The Tax Reform for Acceleration and Inclusion or TRAIN program proposed by the Duterte administration would ultimately “reduce poverty to single digits, grow the economy by 9 percent, and transform the Philippines into an Asian economic powerhouse by 2028, with $1.2 trillion in Gross Domestic Product.”
Albay Rep. Joey Sarte Salceda, the original proponent of TRAIN or House Bill 4688, said the measure will “fairly and effectively” transfer some P170 billion annually from the country’s rich to middle class and low income households.
The House Committee on Ways and Means has merged Salceda’s HB 4688 with another tax reform measure, HB 4774, authored by Quirino Rep. Dakila Carlo Cua, but retained most of TRAIN’s provisions as originally designed, among them unconditional cash transfers to indigent families for three years.
Both bills aim to lower the personal income tax rates for 99 percent of the country’s taxpayers, while expanding the VAT base and adjusting consumption taxes rates on petroleum products and automobiles.
Congress aims to pass the measure this year as the Tax Administrative Reform Act of 2017.
Under TRAIN, Salceda said 40 percent of its generated revenue “will go to the Internal Revenue Allotments of barangays, towns, cities, provinces. and the Autonomous Region in Muslim Mindanao.”
Its pro-poor feature, the lawmaker said, has earned it “unprecedented support” from government and private sectors, non-government organizations and civil society groups, making it “a better understood and appreciated proposed piece of legislation.”
TRAIN, Salceda added, is seen to break the margin of inequality and injustice between the marginalized and the elite. It would also amend the decades-old tax schedule for personal income, one of the highest within the Asean.
The tax reform measure is a “comprehensive resource equalizer” and represents the single largest direct transfer of wealth mechanism via reduced personal income taxes, the Albay solon said.
Salceda has been at the forefront of a series of tax reform roadshows with the Department of Finance and various sectors around the country, aimed at “deepening people’s understanding” of the measure and the advantages it would bring about for the country.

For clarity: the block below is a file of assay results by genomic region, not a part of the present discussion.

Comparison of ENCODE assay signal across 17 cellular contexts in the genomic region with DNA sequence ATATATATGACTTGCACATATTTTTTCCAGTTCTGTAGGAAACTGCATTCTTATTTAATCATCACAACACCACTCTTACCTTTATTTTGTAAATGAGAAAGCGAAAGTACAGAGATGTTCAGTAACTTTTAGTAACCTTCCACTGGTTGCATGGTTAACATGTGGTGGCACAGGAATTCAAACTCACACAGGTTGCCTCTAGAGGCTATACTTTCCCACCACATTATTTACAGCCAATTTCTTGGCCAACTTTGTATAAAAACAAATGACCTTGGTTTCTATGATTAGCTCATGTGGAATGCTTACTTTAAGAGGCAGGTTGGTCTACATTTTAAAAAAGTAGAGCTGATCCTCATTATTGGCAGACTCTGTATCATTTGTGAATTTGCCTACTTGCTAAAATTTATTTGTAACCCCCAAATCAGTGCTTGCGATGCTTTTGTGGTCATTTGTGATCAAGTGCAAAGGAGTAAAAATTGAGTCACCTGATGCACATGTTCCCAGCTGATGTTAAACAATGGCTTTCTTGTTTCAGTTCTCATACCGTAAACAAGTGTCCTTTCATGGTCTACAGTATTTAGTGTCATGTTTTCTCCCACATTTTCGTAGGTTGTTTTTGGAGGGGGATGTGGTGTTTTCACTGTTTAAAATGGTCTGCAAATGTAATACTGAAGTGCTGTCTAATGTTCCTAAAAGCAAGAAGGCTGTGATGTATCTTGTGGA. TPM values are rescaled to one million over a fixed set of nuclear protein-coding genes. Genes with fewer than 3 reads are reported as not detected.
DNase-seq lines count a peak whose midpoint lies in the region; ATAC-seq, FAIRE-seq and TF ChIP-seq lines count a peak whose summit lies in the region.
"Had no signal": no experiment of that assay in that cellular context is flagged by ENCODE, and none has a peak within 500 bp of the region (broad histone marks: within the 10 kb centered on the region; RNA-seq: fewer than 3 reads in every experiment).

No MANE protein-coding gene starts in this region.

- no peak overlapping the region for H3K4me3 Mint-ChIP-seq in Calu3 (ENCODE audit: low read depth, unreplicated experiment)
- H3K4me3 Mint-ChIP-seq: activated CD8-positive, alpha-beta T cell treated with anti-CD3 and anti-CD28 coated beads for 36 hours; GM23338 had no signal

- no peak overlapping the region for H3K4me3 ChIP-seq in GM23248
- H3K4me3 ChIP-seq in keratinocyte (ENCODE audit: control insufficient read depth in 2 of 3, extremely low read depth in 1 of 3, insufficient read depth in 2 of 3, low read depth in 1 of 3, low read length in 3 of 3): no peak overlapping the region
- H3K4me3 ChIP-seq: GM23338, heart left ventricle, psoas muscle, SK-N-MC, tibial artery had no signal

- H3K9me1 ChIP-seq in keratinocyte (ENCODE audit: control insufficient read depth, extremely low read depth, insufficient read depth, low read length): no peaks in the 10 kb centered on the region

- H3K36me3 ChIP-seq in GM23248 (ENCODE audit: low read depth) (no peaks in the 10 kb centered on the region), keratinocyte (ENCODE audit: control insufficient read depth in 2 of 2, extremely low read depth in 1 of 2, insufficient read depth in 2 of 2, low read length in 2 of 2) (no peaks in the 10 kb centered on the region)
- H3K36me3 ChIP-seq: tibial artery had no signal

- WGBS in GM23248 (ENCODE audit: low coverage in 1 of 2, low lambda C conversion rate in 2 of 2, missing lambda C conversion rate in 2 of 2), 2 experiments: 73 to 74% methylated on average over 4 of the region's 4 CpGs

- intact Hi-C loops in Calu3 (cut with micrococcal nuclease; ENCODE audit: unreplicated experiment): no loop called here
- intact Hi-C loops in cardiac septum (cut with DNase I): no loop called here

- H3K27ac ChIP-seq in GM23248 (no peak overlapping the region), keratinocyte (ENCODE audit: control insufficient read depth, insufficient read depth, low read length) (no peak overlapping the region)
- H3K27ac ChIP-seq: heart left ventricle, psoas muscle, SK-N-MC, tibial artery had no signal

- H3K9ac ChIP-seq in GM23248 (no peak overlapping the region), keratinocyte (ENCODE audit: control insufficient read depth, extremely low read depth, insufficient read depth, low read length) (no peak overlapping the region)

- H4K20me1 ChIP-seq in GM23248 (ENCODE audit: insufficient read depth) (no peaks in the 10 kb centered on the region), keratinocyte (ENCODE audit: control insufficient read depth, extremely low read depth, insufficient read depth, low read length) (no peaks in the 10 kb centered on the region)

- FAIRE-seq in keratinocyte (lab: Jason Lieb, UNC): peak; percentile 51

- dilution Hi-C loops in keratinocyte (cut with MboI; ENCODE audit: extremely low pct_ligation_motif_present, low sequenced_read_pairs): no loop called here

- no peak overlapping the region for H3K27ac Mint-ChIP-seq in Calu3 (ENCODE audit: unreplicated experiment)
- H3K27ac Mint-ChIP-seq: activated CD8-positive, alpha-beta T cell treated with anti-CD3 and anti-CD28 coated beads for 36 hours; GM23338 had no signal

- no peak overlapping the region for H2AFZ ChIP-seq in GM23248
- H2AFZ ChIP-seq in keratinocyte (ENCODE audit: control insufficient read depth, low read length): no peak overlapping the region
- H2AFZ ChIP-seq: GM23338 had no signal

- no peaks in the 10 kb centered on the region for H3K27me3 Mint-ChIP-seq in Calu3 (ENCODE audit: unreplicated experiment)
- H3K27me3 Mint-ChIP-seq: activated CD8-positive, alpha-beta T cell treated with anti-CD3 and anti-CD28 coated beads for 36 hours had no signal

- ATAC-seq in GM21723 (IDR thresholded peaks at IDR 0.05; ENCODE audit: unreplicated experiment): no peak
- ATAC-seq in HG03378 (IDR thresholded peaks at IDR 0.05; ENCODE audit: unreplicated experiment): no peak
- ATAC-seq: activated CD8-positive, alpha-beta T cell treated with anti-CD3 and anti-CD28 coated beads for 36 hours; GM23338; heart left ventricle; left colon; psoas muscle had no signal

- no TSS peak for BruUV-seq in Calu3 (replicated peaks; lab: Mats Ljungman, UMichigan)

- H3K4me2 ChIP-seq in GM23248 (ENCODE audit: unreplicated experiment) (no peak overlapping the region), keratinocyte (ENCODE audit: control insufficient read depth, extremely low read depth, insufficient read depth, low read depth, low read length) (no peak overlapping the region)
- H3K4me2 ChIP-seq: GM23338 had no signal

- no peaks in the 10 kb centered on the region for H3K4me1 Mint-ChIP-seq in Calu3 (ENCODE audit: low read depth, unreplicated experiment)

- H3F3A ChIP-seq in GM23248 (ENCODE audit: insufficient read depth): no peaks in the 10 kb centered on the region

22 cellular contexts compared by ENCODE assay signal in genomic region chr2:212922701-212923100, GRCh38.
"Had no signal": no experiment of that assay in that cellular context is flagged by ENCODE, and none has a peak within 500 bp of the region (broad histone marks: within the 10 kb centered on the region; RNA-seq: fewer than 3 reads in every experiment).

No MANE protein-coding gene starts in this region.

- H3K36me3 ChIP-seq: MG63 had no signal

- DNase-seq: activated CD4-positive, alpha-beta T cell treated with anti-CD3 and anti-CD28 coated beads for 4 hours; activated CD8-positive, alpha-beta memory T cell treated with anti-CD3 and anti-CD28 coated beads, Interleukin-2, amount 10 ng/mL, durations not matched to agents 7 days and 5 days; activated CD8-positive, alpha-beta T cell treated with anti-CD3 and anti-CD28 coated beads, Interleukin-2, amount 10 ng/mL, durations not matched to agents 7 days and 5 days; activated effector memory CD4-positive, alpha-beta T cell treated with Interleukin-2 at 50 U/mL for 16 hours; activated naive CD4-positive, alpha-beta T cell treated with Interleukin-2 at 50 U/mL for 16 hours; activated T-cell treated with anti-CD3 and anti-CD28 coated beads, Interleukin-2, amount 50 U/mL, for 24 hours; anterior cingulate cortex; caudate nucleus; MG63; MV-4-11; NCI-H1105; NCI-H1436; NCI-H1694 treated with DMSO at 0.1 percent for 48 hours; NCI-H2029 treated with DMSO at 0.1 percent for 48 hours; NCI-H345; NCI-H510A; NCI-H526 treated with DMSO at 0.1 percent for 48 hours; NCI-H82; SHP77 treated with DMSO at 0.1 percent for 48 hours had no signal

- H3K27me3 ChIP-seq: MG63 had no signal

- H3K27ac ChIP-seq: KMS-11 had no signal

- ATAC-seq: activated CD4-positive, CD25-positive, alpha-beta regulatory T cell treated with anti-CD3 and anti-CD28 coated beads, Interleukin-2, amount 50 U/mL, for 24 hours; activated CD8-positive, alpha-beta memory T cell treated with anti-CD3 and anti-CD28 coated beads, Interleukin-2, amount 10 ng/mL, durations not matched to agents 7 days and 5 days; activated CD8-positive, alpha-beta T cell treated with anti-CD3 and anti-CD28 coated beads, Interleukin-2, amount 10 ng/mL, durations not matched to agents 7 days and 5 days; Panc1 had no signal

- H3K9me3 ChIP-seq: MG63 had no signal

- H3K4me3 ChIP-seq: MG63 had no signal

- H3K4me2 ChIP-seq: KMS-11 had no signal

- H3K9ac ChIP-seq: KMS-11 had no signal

To ensure it is properly understood and appreciated, the lawmaker has initiated dialogues with local government and business sectors, civil society and NGO leaders in key areas of the country.
The TRAIN roadshow has made over 90 stops, the latest at Shangri-La Makati conducted with Finance Secretary Sonny Dominguez and leaders of the Philippine Chamber of Commerce and Industry.
A noted economist and veteran finance reform advocate, Salceda said he had hosted 178 similar meetings around the country in 2004 to 2005, during the campaign for the Reformed Value-Added Tax of the administration of then-President Gloria Macapagal Arroyo.
He said TRAIN has instantly gained the support of the country’s leading economists, former and current DoF and NEDA officials and business organization leaders. The changes TRAIN would bring about, he said, will eventually qualify the country for membership in the Organization for Economic Cooperation and Development.
Salceda, senior vice chair of the House Committee on Ways and Means and vice chair of the Committee on Economic Affairs, said the first package of tax reforms seeks PIT rate cuts while adjusting rates of consumption taxes to current inflation.
It will ensure that “74 percent of the annual increasing nominal GDP that goes only to the country’s richest 10 percent” would be taxed and the “additional revenues go to the poor by way of unconditional cash transfers and other subsidy programs,” he said.
He said TRAIN “is the only way to make the tax system more efficient, equitable and pro-poor, as the government cannot exclusively tax the rich because such a measure would be immediately struck down as class legislation.”
Based on calculations, Salceda said the tax reform bills they propose will have an annual total monetary impact of P354 on the country’s poorest households.
Thus, under TRAIN, the poor will get back 10 to 30 years of their total contribution to the tax reform package immediately in the form of targeted transfers.